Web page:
The dollar dropped Wednesday but US stocks rose awaiting the outcome of a Federal Reserve policy meeting which analysts believe will result in higher rates.
A shock Democrat election win in a staunchly Republican senate district fuelled fears about US President Donald Trump’s tax cut plans, also weighing on the US unit.
European stock markets closed mostly lower as investors also looked ahead to central bank policy announcements due Thursday from both the European Central Bank and the Bank of England.
Wall Street meanwhile built on Tuesday’s record highs pending the Fed’s call later Wednesday.
“Ahead of the announcement US equity markets have soared with the Dow trading at yet more record highs.” observed James Hughes, Chief Market Analyst at Axitrader.
But he warned that sentiment could quickly turn sour if the US central bank fails to deliver a quarter-point rate increase, saying “anything other than a 25 basis point rate hike will be unacceptable for the market”.
Beyond the rate decision itself, traders said the crucial event will be the statement from outgoing chair Janet Yellen which Fed watchers will be dissecting for signals about more rate rises next year.
“US stocks are higher in early action, with the markets eyeing today’s Fed monetary policy decision, as well as the ongoing tax reform reconciliation process and the Alabama Senate election result,” analysts at the Charles Schwab brokerage said.
Bloomberg News reported Republican senators saying lawmakers in both houses of Congress were making progress in reconciling two tax reform bills and a final draft could be agreed imminently, which could allow it to go to a vote by next Tuesday.
– Tax bill doubts –
But Doug Jones’s victory over the controversial Roy Moore in the usually deep-red Alabama senate vote cut the Republicans’ majority to 51-49, meaning any wavering could see them fail to push the tax cuts through.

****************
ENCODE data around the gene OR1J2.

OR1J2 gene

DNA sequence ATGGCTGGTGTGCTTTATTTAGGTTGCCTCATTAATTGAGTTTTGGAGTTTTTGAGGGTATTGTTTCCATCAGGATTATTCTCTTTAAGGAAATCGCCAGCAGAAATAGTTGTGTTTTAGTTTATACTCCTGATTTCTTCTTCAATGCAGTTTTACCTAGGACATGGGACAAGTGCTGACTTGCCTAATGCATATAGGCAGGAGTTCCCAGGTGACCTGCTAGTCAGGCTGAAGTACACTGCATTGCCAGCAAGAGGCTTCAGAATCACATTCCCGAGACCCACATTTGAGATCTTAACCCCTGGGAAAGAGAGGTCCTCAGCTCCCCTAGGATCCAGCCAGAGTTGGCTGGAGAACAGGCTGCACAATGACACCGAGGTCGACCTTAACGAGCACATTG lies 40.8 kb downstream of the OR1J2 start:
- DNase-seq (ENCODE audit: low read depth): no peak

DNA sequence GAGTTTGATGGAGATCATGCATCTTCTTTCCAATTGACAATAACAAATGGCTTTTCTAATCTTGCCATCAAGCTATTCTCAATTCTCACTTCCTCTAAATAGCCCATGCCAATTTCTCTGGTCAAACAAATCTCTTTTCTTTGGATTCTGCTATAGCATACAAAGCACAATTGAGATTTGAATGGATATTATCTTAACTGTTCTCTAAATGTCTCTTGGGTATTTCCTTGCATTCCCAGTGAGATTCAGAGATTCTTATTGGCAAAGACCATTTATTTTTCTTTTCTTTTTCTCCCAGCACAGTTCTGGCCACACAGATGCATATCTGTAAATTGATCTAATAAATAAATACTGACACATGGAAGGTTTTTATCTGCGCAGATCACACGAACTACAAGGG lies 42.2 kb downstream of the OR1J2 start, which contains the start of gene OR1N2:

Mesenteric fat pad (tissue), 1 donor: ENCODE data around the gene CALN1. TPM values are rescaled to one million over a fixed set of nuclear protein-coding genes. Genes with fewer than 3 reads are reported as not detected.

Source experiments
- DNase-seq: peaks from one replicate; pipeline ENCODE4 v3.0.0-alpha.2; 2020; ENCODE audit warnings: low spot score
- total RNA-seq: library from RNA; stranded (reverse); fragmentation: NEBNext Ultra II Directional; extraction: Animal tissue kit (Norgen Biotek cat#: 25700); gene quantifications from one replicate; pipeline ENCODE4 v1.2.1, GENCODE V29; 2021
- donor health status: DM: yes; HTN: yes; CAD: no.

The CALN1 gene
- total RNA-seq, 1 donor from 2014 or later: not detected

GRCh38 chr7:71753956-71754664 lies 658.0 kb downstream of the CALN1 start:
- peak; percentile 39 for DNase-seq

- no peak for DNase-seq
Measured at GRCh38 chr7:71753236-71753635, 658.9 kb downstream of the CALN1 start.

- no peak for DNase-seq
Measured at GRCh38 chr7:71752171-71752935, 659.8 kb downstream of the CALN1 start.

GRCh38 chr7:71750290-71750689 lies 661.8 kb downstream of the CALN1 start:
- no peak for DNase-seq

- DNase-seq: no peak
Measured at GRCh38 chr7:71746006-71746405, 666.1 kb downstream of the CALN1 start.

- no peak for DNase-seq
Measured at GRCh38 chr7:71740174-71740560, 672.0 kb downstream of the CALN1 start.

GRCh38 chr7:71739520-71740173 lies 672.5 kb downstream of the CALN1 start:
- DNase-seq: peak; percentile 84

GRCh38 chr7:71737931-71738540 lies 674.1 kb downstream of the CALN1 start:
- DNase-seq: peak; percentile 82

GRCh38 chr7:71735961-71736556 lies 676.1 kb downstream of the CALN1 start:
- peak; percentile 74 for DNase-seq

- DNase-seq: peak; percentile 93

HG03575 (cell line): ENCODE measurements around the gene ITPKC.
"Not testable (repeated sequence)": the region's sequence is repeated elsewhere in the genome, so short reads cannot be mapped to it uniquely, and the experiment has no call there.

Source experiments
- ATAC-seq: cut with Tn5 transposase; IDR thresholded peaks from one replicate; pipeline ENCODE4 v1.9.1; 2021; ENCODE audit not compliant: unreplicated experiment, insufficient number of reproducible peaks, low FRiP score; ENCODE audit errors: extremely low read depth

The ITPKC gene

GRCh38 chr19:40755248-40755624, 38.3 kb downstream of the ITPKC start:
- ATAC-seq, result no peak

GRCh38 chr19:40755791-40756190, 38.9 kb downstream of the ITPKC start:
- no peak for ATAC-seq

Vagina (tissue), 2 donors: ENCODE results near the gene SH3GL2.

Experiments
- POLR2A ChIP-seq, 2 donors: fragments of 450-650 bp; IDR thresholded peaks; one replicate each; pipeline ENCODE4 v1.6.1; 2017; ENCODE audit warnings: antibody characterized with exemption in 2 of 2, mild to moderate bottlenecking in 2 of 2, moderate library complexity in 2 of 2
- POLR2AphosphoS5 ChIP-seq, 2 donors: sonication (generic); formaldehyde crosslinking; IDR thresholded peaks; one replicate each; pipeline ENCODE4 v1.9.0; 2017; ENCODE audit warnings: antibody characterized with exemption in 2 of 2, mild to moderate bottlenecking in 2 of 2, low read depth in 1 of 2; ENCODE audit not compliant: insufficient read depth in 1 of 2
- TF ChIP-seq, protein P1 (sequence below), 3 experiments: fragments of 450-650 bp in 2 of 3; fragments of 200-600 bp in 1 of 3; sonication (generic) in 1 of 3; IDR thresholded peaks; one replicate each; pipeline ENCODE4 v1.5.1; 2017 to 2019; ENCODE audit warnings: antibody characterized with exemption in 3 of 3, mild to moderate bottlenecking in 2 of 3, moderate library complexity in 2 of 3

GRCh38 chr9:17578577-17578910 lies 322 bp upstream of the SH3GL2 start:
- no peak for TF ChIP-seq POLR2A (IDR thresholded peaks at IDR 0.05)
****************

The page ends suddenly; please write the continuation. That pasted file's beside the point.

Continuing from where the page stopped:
That sent the dollar falling Wednesday against the euro, yen and sterling.
“We could be in for a brush of bad news for the dollar with the latest Alabama election results shifting to Democrat Doug Jones,” said Stephen Innes, head of Asia-Pacific trading at OANDA.
Elsewhere Wednesday, bitcoin retreated to well below $16,000 from around $17,250 late Tuesday, according to Bloomberg, following this month’s stratospheric rise to multiple records.
However, while there are warnings of a massive bubble bursting, some analysts say the digital unit could continue to rally, having already increased 20-fold this year.
“Bitcoin has fixed supply and growing demand,” noted Greg McKenna, market strategist at AxiTrader.
“Think of it less as a currency and more as a stock which has a fixed supply of shares on issue and increasing demand. What happens then? Prices rise.”
– Key figures around 1635 GMT –
London – FTSE 100: DOWN 0.1 percent at 7,496.51 points (close)
Paris – CAC 40: DOWN 0.5 percent at 5,399.45 (close)
Frankfurt – DAX 30: DOWN 0.4 percent at 13,125.64 (close)
EURO STOXX 50: DOWN 0.5 percent at 3,581.75
New York – DOW: UP 0.5 percent at 24,618.84
Tokyo – Nikkei 225: DOWN 0.5 percent at 22,758.07 (close)
Hong Kong – Hang Seng: UP 1.5 percent at 29,222.10 (close)
Shanghai – Composite: UP 0.7 percent at 3,303.04 (close)
Euro/dollar: UP at $1.1764 from $1.1742 at 2200 GMT
Pound/dollar: UP at $1.3365 from $1.3316
Dollar/yen: DOWN at 113.05 yen from 113.56 yen
Oil – Brent North Sea: DOWN 53 cents at $62.81 per barrel
Oil – West Texas Intermediate: DOWN 20 cents at $56.95